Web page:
Oral Care

 

Dental experts explain how the new technology in electric and sonic toothbrushes can help keep your teeth clean....

Elizabeth Turkenkopf has been using an electric toothbrush for more than seven years, and has been impressed with the results -- cleaner teeth and minimal plaque build-up, which translates into less scraping at her regular dental check-ups.

She hasn’t had a cavity since she made the switch from a hand-powered toothbrush, and her gums are in good shape. Although she can’t say for sure her pristine oral health is the result of her electric toothbrush, she’s not messing with success.

It’s your technique -- not the toothbrush -- that makes the difference. It’s really a matter of preference. And, of course, no matter what brush you use, you still need to floss properly, use a mouth rinse each day, and see your dentist every 6 months. 

“Power toothbrushes have come a long way,” says Terrence Griffin, DMD, an associate professor and chair of the department of periodontology at Tufts University School of Dental Medicine in Boston.

Your personality, your teeth, or your affinity with technologies may make one type more appealing to you.

Power Toothbrushes: Electric and Sonic

Electric toothbrushes were first introduced in the U.S. in 1960 by a company called Squibb, and marketed under the name Broxodent. Today, there are dozens of different brands available, with a myriad of features, including re-chargeable batteries, compact designs, and bristles built for optimal cleaning.

The two main types of power toothbrushes are electric and sonic -- the difference between the two really comes down to numbers.

Electric Toothbrushes: With 3,000 to 7,500 rotating motions a minute, electric toothbrushes are powered to replicate the motion of your hand -- doing the muscle work for you. The bristles on these toothbrushes either rotate or move back and forth to help remove plaque and reduce gingivitis.

Sonic Toothbrushes: Offering 30,000 to 40,000 strokes per minute, sonic toothbrushes rotate in a back and forth vibrating motion. The rapid motion is the sonic toothbrushes' claim to fame. But ultimately, it also aims to remove plaque and keep teeth and gums healthy and clean.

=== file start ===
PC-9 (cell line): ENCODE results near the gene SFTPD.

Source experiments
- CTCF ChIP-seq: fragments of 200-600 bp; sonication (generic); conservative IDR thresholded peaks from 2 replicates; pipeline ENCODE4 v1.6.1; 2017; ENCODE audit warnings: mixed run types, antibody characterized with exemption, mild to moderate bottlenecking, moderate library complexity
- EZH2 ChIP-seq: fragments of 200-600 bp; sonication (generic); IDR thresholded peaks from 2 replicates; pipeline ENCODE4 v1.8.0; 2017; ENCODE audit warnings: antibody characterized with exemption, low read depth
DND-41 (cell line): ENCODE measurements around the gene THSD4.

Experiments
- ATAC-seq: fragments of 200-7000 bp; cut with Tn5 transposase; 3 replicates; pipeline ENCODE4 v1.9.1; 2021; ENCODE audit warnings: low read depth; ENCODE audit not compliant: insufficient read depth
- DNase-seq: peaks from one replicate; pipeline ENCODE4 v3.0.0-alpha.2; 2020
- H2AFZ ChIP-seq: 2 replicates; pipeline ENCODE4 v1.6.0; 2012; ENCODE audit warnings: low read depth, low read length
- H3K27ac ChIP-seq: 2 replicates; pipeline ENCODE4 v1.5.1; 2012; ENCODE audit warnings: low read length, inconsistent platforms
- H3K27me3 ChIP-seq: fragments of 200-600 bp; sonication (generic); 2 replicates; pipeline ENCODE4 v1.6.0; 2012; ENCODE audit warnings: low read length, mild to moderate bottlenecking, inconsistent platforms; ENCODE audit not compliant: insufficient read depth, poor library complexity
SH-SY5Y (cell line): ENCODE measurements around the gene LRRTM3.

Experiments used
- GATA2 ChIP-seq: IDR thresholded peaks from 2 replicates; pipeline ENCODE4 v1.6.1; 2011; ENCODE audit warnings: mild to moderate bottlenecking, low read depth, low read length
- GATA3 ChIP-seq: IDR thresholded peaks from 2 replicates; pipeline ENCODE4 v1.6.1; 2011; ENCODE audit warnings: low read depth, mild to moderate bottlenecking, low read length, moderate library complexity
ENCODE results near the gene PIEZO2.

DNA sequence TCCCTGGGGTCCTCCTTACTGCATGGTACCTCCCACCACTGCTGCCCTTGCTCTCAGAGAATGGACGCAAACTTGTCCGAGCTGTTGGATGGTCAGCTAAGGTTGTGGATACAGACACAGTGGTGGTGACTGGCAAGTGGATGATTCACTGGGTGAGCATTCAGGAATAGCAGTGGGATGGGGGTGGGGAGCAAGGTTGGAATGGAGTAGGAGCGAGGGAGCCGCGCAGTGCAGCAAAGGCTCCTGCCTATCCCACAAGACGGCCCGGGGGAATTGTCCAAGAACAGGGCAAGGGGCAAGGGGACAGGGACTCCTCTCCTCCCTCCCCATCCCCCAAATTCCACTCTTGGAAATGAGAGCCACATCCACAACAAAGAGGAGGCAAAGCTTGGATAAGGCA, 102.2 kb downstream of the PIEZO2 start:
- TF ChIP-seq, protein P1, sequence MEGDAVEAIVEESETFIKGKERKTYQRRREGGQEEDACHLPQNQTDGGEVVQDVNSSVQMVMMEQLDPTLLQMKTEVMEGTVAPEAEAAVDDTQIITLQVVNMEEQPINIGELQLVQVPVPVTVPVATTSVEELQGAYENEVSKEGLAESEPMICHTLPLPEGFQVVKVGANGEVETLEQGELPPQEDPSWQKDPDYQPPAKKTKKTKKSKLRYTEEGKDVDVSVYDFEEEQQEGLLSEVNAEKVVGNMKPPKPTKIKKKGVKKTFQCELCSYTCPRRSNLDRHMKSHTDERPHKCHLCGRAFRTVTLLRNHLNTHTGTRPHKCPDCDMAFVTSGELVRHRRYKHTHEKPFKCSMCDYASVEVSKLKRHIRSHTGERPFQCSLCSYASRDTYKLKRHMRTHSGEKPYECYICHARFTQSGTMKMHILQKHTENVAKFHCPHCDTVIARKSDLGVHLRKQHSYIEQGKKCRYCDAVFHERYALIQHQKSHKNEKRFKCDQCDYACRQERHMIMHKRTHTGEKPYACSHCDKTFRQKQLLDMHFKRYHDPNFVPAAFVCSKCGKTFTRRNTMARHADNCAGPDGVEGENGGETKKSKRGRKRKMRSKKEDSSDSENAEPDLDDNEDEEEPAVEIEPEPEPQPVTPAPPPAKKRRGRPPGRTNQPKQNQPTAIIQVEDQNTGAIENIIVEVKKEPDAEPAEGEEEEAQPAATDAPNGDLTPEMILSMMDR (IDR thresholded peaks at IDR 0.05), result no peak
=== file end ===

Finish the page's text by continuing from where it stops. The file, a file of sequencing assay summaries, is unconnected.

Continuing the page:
For a little bit of perspective, the old-fashioned way of brushing your teeth rings in about 300 strokes per minute -- if you brush properly. So over the two-minute recommended brushing time, your teeth are hit with 600 strokes … a far cry form the thousands you might get with the high-tech variety.

 

 

Do you floss? Or, like many people, do you always seem to find a reason not to?

A 2008 survey found that only 49% of Americans floss daily, and 10% never floss. That’s most unfortunate, dentists say, because flossing is even more important than brushing when it comes to preventing periodontal (gum) disease and tooth loss. 

"If you were stuck on a desert island and a boat could bring only one thing, you’d want it to bring floss,” says Samuel B. Low, DDS, professor of periodontology at the University of Florida College of Dentistry in Gainesville, and president of the American Academy of Periodontology. “But I’m convinced that the only time some of my patients floss is an hour before showing up in my office.”

Dentists say they hear all sorts of excuses for not flossing. Yet they insist that simple workarounds exist for just about all:

Excuse #1: Food doesn’t get caught between my teeth, so I don’t need to floss.

Flossing isn’t so much about removing food debris as it is about removing dental plaque, the complex bacterial ecosystem that forms on tooth surfaces between cleanings. Plaque is what causes tooth decay, inflamed gums (gingivitis), periodontal disease, and eventually tooth loss. Flossing or using an interdental cleaner is the only effective way to remove plaque between teeth.

Excuse #2: I don’t know how to floss.

Flossing isn’t easy.  Low calls it “the most difficult personal grooming activity there is.” But practice makes perfect.

Here’s how the American Dental Association describes the process:

  • Start with about 18 inches of floss. Wrap most of it around the middle finger of one hand, the rest around the other middle finger.
  • Grasp the floss tightly between your thumbs and forefingers, and use a gentle shoeshine motion to guide it between teeth.
  • When the floss reaches the gum line, form a C shape to follow the contours of the tooth.
  • Hold the floss firmly against the tooth, and move the floss gently up and down.
  • Repeat with the other tooth, and then repeat the entire process with the rest of your teeth, “unspooling” fresh sections of floss as you go along.

Don’t forget to floss the backs of your last molars. “By far, most gum disease and most decay occurs in the back teeth,” Low says.

Excuse #3: I’m not coordinated enough to floss.

Many tooth-cleaning options exist for people whose manual dexterity is compromised by poor coordination, hand pain, paralysis, and amputations -- or simply by fingers that are too big to fit inside the mouth.

One option is to use floss holders. These disposable plastic Y-shaped devices (some equipped with a spool of floss) hold a span of floss between two prongs to allow one-handed use.

 

woman biting cap off bottle

Sugar, wine, and, yes, opening bottles with your teeth can hurt your smile....

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